It’s a good idea to regularly refresh your ad creatives, ideally, twice per month (at least). Yes, it takes time to do this, and as a startup, you may not have a dedicated marketing or creative team to handle it for you. But since Facebook advertising is so important to the health of your business, so is your creative portfolio.

If you regularly use the same imagery, media or copy in your ads, people are going to get ad fatigue, which means they’ll automatically start ignoring your content when they see it. Yes, you want your brand and content to be recognizable, but that comes from brand style and voice, not repeating content over and over. Using the same exact creative elements makes your ads very easy to overlook.

Change the wording of your ads, especially the CTA. Update images with new filters, text overlays and effects. Take a photo or video and shrink it down into a GIF. Take a copy-heavy post and turn it into a video. Change ad formats, too: experiment with single images, video ads, slideshows and carousel ads, for example.

Mistake No. 4: Forgetting to run A/B Tests

What’s better than a high-performing Facebook ad? One that can perform even slightly better. Even once you’ve created a Facebook ad that’s doing its job, you can always find out if there’s room for improvement. That’s where A/B testing comes in.

The key to A/B testing is to only change one thing while keeping every other element exactly the same.

For example, you can change just the CTA. In one ad, your CTA may be “Buy now!” and in another ad, it may be “Learn more.” You can change the wording of the copy, the size of the font or where the text is placed. You can even change just the background color to determine whether or not an image gets more attention with a white background rather than a blue one.

Once you’ve tested two ads against each other, take the one that performed better and change something else to run a new A/B test. Rinse, repeat.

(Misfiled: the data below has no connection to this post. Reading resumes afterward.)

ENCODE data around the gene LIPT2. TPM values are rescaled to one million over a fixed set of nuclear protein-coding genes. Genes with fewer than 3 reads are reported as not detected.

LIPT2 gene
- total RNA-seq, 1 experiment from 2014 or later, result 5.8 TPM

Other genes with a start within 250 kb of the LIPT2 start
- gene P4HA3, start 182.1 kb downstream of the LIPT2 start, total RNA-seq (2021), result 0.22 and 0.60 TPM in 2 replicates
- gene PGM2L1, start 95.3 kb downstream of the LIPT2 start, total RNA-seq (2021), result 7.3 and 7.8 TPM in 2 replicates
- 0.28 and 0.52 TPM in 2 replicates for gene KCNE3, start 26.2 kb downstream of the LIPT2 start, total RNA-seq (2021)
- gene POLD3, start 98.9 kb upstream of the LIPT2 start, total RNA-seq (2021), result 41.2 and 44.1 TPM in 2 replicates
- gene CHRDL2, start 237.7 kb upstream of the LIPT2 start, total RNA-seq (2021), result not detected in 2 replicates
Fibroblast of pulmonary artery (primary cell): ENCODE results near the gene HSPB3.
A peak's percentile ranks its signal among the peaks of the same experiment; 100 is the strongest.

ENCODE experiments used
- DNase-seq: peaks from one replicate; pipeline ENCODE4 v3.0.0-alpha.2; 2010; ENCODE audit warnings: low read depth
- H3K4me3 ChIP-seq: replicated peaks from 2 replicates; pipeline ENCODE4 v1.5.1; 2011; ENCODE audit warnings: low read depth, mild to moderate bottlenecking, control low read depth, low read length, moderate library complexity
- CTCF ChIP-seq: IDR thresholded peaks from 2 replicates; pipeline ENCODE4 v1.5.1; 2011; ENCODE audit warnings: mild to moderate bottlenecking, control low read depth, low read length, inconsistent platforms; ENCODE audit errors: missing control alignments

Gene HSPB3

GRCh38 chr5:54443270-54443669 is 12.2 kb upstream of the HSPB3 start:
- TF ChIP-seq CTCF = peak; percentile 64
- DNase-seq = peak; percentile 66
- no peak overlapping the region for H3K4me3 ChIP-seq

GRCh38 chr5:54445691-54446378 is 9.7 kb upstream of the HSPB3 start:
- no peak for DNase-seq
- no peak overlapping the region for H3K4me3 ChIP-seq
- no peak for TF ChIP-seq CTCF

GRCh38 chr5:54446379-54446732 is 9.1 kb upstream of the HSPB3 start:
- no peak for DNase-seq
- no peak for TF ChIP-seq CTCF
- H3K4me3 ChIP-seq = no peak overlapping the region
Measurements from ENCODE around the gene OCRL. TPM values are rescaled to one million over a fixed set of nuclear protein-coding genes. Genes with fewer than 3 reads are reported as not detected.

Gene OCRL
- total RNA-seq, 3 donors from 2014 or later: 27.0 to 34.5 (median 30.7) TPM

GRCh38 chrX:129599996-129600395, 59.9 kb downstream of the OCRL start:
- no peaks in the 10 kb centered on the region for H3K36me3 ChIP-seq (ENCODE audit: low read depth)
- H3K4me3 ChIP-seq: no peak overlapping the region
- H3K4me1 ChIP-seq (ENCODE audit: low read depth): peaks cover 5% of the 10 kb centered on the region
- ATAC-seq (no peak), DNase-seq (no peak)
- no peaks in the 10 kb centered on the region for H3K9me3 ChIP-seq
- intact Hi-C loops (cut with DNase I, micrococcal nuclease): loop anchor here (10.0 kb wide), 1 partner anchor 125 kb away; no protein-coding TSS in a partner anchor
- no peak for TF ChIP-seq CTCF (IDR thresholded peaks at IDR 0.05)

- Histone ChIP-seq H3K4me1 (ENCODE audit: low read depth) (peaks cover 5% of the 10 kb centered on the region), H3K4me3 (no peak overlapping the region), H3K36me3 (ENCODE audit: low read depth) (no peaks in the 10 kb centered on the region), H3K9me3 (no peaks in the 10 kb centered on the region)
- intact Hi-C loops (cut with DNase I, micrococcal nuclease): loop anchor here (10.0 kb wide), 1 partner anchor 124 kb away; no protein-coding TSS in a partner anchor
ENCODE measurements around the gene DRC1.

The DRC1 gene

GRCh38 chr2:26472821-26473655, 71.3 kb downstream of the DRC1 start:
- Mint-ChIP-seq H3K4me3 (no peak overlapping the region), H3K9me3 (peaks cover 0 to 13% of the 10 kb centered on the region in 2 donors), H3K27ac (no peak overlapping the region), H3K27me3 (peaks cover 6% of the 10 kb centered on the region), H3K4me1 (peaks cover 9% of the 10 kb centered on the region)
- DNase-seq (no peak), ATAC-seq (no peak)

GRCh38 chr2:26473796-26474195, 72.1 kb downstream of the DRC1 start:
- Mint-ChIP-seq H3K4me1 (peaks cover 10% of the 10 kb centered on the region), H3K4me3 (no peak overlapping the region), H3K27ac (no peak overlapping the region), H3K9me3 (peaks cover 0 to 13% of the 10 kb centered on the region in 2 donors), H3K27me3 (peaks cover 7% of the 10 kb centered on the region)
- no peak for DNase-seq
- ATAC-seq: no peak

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Mistake No. 5: Creating landing pages that look totally different

Chances are a lot of your startup’s Facebook ads are going to direct people toward a landing page on your website. The problem is that a lot of those landing pages may be unrecognizable compared to the Facebook ad itself. By the time a user gets there, even in just a second or two, the user could either forget why they clicked or think they hit the wrong link. Either way, they’re going to leave the landing page and forget about it (and your company) completely.

Use the same imagery and wording on your landing page as in your ad. Make sure that whatever promise you made in the ad, like a free download, is front and center on the landing page. The transition has to be seamless, especially since it’s hard enough to get users to click in the first place. Otherwise, you’re going to put dings in your credibility and professionalism, and nobody wants to interact with a brand they don’t trust.

Final thoughts

Facebook marketing and Facebook advertising are two different animals. Doing well at one does not mean excelling at the other. In order to make Facebook worthwhile for your brand, you have to figure out your marketing and ad strategies: how to handle them separately and how they work together.